Winter war: A Soviet tragedy

Winter war. The war between tiny Finland and the mighty Soviet Union. A war fought in the winter of 1940 on the Karelian Isthmus and along the Northern Finnish-Soviet border. A war that ended with a peace treaty in Moscow and subsequent ceding of small pieces of Finnish territory to the Soviets. Though the main goal of Stalin was the absorption of Finland into the Soviet Union[1]. Why did the Soviet Union then not succeed in conquering Finland? First we need to know why Stalin decided to attack Finland: The conflict arose when the Soviet Union tried to increase its sphere of influence in Finland and thereby demanded the cession of parts of the Karelian Isthmus and the placement of military bases around that area. Finland would receive Soviet territory further up north in return[2]. The Fins declined though. The Soviets then organized a casus belli by shelling their own border troops and blaming the Fins. On November 30th the Soviet Union launched their attack and thereby started a conflict without an official declaration of war. A war that lasted until the peace treaty on the 13th of March. In this time span of roughly 3 months a total of 534,083[3] Soviet service men were killed, lost or wounded, as opposed to the roughly 70,000 casualties of the Fins. This makes this war one of the most lethal wars for the Soviet Union of the second world war[4].

The many casualties of the Red army can be partially explained by the state of the army at that moment. Stalin had ravaged the officer corps of the red army in the Great Purge in 1937. This way many units were led by unexperienced and inadequately trained officers , leading to devastating results in the war. However, the Red army was superior in numbers and materiel. It had 3 times the soldiers, 30 times the airplanes and 100 times the tanks compared to Finland. The problem was the harsh terrain and weather and inexperience of the troops.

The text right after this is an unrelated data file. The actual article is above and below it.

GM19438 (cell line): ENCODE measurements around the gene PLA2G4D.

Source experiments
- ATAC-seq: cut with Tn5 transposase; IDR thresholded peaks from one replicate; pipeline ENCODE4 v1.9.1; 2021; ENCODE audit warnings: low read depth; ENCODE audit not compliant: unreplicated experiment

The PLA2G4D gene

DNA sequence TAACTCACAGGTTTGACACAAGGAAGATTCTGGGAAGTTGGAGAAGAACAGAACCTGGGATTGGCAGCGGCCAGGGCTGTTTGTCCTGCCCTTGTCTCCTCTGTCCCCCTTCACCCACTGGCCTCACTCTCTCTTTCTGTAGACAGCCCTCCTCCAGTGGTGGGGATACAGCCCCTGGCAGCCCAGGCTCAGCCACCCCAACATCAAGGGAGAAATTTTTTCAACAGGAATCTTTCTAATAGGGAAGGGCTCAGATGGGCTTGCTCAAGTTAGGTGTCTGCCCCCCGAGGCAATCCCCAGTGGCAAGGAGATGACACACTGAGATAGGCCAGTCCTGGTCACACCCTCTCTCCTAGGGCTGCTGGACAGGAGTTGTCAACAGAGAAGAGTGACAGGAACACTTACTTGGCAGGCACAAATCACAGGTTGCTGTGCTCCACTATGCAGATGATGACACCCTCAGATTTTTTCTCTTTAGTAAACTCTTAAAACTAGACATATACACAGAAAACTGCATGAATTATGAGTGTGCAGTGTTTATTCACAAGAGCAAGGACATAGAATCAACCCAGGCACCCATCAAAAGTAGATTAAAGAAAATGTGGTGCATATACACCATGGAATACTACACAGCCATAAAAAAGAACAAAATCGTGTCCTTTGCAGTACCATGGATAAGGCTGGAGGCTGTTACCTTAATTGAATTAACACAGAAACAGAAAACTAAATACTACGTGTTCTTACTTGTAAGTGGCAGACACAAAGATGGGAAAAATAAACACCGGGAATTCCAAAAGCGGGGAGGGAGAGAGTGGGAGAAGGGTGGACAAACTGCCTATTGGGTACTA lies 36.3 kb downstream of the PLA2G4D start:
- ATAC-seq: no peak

The Fins made a great use of the harsh terrain. They were used to the cold climate and the harsh conditions and were prepared well for those conditions. Whereas their counterpart was not well enough equipped for warfare in the winters of Finland. The terrain was most of the time not suitable for the blitzkrieg style warfare that the Soviet Union wanted to use either, because there were little to no roads[5]. Thus the Red Army could not make use of their advantage in tanks. However, the Soviets kept on attacking. In February, after suffering huge casualties the Soviets managed to break through a defensive line on the Karelian Isthmus. The war exhaustion on the Fins at that point is apparent. Knowing that the Soviet Union had an almost infinite amount of manpower to its disposal Finland kept trying to re-open negotiations during the war.

At this point in the war Stalin is getting more nervous about an intervention of France and Great Britain. These two countries where suspecting the Soviet Union as an ally of Nazi Germany after the Molotov-Ribbentrop pact and they were therefore making plans to attack the Soviet oil fields in Baku[6].

With the huge casualties and the threat of British and French interference, Stalin decides to open negotiations. The terms for Finland are substantial. It needs to cede 11% of its territory and 30% of its economic assets to the Soviet Union.[7] But Finland still stands as a country and thus Stalin failed his main goal: incorporating Finland in the Soviet Union.



-Tjalling de Jong, 11020822


[1] Reese, R. R., (2008)Lessons of the Winter War: A Study in the Military Effectiveness of the Red Army, 1939–1940

[2] Jowett, Philip; Snodgrass, Brent (2006). Finland at War 1939–45. United

[3]  Reese, R. R., (2008)Lessons of the Winter War: A Study in the Military Effectiveness of the Red Army, 1939–1940


[4] Reese, R. R., (2008)Lessons of the Winter War: A Study in the Military Effectiveness of the Red Army, 1939–1940

[5] Trotter, W. R. (2002) [1991]. The Winter War: The Russo–Finnish War of 1939–40 (5th ed.). New York (Great Britain: London): Workman

[6] Kimmo Rentola (2013) Intelligence and Stalin’s Two Crucial Decisions

in the Winter War, 1939–40, The International History Review, 35:5, 1089-1112, DOI:


[7] Edwards, R., (2006). White Death: Russia’s War on Finland 1939–40


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